The initial public offering (IPO) of Lyft (NASDAQ:LYFT) is reading like a classic venture capital “down round,” in which new capital is raised at valuations lower than in the previous round.
Shares that launched at over $83 each less than one month ago are trading at around $58 each on Monday. That’s a 30% haircut.
This doesn’t bode well for Uber Technologies, which issued its S-1 April 11 and is now trying to convince people its stock is worth buying. Uber’s most recent private capital raise was also a classic “down round,” with Softbank buying about 20% of existing equity at a valuation of $48 billion.
But things don’t have to be that way.
Why Zoom Zoomed
Zoom’s S-1 showed it making money for the fiscal year ending in January, 3 cents per share on revenue of $330.5 million. The April 22 valuation of nearly $16 billion looks rich, but Zoom’s revenues more than doubled between 2018 and 2019, rising faster than expenses. If Zoom continues to grow, in other words, it should be a profit-making machine.
Zoom CEO Eric Yuan also provided an attractive cover story, that of a Chinese-born former Cisco Systems (NASDAQ:CSCO) engineer beating his former employer with a “freemium” model, built entirely in the cloud.
Before coming public, Zoom had just five funding rounds, the last bringing in $115 million. While videoconferencing is established as a technology, researchers see its growth continuing, approaching $14 billion in four years.
Why Lyft Failed
Lyft, by contrast, issued an S-1 that was big on promises, but even bigger on losses.
Like Zoom, its revenue doubled in the year before going public, but expenses nearly did too. The company reported a 2018 loss of $43.04 per share, on revenues of $2.16 billion after losing $35.53 per share on 2017 revenue of $1.06 billion, and $37.08 per share on revenue of $343 million the year before.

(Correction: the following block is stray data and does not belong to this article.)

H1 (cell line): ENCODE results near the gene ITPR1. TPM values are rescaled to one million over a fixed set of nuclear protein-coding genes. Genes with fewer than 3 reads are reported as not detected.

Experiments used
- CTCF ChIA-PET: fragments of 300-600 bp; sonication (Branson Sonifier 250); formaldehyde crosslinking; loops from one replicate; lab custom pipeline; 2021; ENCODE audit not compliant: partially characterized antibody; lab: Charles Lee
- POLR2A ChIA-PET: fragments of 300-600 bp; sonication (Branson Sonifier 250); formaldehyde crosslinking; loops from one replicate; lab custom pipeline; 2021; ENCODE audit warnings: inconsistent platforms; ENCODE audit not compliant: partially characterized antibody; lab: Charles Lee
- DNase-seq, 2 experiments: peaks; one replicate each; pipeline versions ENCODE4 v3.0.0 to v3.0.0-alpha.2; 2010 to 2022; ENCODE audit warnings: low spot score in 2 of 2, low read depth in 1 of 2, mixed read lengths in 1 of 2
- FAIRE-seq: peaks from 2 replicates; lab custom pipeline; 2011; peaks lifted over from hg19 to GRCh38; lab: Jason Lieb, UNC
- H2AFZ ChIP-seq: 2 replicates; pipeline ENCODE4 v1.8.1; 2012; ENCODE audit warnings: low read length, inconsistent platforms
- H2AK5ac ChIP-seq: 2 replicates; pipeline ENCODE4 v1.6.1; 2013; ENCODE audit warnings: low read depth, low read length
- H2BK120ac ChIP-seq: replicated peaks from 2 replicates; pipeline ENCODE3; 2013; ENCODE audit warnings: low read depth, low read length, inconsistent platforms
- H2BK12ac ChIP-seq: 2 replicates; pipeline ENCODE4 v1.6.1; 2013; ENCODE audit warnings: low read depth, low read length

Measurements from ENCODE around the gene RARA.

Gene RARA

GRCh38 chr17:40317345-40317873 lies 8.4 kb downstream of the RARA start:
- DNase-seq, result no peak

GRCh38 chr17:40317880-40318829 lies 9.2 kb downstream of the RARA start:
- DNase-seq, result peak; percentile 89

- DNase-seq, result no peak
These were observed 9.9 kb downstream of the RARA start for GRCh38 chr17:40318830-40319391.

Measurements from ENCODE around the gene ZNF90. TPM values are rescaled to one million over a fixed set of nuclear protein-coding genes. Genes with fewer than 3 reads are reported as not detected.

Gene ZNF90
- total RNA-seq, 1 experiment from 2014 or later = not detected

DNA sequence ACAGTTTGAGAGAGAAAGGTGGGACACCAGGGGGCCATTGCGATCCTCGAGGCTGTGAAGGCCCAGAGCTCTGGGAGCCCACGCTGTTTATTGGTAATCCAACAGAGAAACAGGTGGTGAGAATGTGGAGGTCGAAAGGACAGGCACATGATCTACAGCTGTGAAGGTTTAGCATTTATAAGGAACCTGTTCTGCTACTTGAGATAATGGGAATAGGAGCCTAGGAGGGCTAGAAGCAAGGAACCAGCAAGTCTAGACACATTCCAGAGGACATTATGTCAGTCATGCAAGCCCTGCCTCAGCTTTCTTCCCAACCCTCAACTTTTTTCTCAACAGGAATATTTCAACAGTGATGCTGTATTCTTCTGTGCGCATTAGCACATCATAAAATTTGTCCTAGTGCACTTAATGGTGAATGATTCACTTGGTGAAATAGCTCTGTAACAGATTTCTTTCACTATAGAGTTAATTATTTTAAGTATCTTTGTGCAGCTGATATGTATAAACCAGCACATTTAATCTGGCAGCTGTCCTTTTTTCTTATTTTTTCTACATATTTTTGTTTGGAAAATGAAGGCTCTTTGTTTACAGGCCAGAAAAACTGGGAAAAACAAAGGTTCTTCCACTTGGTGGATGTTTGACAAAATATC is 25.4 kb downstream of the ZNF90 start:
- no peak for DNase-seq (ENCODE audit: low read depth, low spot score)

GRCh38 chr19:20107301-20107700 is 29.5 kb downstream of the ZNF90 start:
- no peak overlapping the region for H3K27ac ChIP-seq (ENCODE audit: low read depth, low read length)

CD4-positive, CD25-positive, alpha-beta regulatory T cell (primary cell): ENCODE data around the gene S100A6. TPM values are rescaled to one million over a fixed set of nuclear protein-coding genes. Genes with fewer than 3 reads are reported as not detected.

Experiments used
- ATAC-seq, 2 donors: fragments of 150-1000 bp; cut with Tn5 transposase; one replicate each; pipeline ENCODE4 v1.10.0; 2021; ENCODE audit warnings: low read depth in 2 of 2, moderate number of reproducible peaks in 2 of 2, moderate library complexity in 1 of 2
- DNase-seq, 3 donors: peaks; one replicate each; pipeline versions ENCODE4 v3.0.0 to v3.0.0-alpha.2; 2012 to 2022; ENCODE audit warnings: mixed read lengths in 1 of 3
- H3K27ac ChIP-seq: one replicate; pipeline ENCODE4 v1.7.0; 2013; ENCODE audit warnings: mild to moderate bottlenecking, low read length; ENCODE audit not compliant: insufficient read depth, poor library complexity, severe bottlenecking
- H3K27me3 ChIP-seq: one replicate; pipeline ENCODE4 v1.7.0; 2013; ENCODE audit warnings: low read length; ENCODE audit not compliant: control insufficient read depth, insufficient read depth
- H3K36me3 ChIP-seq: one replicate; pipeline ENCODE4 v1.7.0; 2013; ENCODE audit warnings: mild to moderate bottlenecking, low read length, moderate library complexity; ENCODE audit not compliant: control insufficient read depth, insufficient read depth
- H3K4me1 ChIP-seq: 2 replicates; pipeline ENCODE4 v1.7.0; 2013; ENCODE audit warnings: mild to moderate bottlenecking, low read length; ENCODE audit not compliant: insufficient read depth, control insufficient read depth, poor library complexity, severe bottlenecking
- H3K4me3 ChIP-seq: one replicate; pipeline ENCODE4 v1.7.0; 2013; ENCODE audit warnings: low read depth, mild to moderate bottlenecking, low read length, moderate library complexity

Ride-hailing is great in theory, but in practice it’s a taxi, one without a license beyond the driver’s license and organized online. That’s why Lyft is promoting other forms of mobility, without drivers, like scooters and bikes. That’s why Lyft bulls are talking about self-driving cars. The gig economy is not where you want to place your bets when unemployment is below 4%, and Lyft insists its drivers don’t really have jobs ,
The Bottom Line
There are two important lessons here for cloud investors.
First, you don’t want to buy something that doesn’t make money. Zoom makes money. Lyft does not make money.
Second, if you’re buying technology, it should be self-service. Zoom’s technology is self-service, and the price starts at free. Lyft technology is not self-service, even bikes have liability issues and its vision of making transportation “people-centric” is still vaporware.
Zoom went public, in other words, because it could offer public investors a good opportunity. Lyft went public because it had run out of private investors to fleece.
The short version is this. Buy Google, not Webvan.
Dana Blankenhorn is a financial and technology journalist. He is the author of a new mystery thriller, The Reluctant Detective Finds Her Family, available now at the Amazon Kindle store. Write him at email@example.com or follow him on Twitter at @danablankenhorn. As of this writing he owned no shares in companies mentioned in this article.
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